New restrictions are not the best
The more the Government comments on managing the COVID-19 situation, is the more it shows that it does not know how to handle it.
Last Sunday's news conference called by Prime Minister Andrew Holness was meant to ease the burden on Jamaicans, as cases continue to rise and deaths increase too. But the latest measures are mere band aid solutions to a matter that warrants surgical attention.
One of the challenges that we face in Jamaica is that we introduce laws like dirt, but when it comes to enforcing them, we fall flat. Placing a ban on funerals for two weeks, for example, is unwise. Apart from the fact that the grabbing-at-straws decision was taken without consulting funeral home operators, the Government ignored a key element, in that there are religious folks here who, based upon their spiritual beliefs and stipulations, must bury their deceased within a certain time frame.
I did not realise how serious that matter was until 1996 when I was at the Olympic Games in Atlanta. Richard Ashenheim (now deceased) was there to write for the Gleaner, and during the event his brother died. He insisted that he had to leave that same day or early next morning to reach Jamaica, so that he could attend the funeral which would be held within a short time, based upon his religion. I think it was somewhere between 48 and 72 hours he had said.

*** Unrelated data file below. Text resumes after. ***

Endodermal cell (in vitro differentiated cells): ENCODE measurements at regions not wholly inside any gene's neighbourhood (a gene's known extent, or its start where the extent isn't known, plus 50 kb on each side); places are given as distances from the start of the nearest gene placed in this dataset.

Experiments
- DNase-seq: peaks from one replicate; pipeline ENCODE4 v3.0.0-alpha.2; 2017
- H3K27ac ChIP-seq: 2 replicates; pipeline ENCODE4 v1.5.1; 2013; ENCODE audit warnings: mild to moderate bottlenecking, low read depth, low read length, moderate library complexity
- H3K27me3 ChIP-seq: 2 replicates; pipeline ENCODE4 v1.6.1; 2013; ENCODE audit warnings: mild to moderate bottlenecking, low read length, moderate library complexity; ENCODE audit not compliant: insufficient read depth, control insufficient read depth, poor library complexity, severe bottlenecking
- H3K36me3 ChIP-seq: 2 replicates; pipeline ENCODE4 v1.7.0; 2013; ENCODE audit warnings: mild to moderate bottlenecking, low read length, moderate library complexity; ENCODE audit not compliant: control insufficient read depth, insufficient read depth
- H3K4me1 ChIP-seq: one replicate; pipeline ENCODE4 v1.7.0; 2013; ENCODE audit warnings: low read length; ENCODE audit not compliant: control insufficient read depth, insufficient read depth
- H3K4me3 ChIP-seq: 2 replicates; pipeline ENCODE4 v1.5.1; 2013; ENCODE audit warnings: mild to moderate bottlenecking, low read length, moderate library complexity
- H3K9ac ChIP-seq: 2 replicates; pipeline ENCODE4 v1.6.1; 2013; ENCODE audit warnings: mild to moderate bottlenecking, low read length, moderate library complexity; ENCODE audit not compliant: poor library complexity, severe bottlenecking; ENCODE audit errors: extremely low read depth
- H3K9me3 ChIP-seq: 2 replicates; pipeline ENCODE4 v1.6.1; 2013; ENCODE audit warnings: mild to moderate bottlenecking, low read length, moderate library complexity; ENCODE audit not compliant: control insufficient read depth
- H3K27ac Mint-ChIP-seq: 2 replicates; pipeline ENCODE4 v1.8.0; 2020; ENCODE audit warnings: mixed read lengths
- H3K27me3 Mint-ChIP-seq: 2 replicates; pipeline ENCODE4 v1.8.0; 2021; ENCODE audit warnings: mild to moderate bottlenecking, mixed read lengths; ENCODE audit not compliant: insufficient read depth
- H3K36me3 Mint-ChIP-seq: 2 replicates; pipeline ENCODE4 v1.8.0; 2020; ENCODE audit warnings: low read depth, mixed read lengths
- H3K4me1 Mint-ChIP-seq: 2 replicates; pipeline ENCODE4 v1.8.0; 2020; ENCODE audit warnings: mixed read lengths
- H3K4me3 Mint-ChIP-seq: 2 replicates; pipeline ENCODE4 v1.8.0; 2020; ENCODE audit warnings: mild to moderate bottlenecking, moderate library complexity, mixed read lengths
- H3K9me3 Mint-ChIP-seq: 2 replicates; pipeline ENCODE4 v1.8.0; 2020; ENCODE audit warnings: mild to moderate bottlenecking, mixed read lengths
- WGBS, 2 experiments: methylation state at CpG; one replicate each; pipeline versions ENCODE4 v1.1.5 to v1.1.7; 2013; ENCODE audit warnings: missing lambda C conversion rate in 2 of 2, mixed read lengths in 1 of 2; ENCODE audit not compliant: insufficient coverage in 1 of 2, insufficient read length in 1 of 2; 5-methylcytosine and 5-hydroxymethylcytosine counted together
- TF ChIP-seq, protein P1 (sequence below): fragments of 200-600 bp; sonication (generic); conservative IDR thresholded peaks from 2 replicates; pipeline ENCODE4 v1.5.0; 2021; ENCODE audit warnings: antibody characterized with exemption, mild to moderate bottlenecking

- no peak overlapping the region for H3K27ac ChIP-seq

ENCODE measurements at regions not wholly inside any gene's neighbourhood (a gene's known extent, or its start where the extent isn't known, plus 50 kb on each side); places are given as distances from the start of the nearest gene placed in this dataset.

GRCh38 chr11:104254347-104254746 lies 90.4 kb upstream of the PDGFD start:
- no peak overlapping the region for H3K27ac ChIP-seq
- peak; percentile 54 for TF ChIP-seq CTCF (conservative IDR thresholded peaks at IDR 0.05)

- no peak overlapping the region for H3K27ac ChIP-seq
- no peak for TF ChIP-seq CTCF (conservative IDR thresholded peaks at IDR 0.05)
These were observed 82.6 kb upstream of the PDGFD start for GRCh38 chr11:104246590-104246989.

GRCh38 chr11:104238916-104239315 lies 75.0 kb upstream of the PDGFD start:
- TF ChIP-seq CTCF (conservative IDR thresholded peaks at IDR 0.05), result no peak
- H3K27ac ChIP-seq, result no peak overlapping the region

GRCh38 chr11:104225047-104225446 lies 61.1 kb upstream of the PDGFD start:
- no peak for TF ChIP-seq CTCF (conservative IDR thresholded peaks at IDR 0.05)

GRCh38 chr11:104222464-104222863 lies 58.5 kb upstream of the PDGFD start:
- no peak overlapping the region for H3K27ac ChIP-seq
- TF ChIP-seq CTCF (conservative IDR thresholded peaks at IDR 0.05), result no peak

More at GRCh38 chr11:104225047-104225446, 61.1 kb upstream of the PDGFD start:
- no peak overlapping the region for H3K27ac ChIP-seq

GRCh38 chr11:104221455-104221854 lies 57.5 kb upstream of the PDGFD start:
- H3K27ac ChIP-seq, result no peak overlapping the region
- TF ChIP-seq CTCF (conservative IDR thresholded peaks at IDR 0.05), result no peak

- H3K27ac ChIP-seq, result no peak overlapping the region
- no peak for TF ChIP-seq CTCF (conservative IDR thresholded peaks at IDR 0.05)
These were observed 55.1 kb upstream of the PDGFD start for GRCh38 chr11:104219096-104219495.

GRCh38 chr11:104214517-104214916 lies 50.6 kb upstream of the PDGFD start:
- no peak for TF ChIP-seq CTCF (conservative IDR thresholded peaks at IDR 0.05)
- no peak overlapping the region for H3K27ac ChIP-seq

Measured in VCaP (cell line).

Now, what do you tell the Arabs, Jews and Hindus of this country who have to deal with their dearly departed and who are not into the prolonged activity as the typical Jamaican Christian and non-Christian?
But back to enforcement; rules must be followed, or else there will be anarchy. Knowing how Jamaicans are, you cannot just lay down laws and expect everyone to abide by them. That's why we have a police force. The Government should insist that anyone who is primarily responsible for managing the funeral of a loved one must inform the police of the details, so that at least two representatives of the constabulary can be there to monitor proceedings. Instead, you are going to continue to have overcrowding.
It was interesting to see the Government allowing weddings to continue with 25 people in attendance, when weddings, it appears, would be the easiest events that could wait, even if potential wives find policemen husbands-in-waiting with delectable personal offerings and want to push things forward as quickly as possible.
When family and friends have to deal with the loss of a loved one, it is grief. They usually want closure, some quickly. So prolonging funerals, and forcing people to pay more for storage place unnecessary stress on those affected.
The matter of storage of bodies at funeral homes is another huge mess that this country will not want to have to handle. That silly ban must be overturned now. It is not a dead business. It has alarming significance.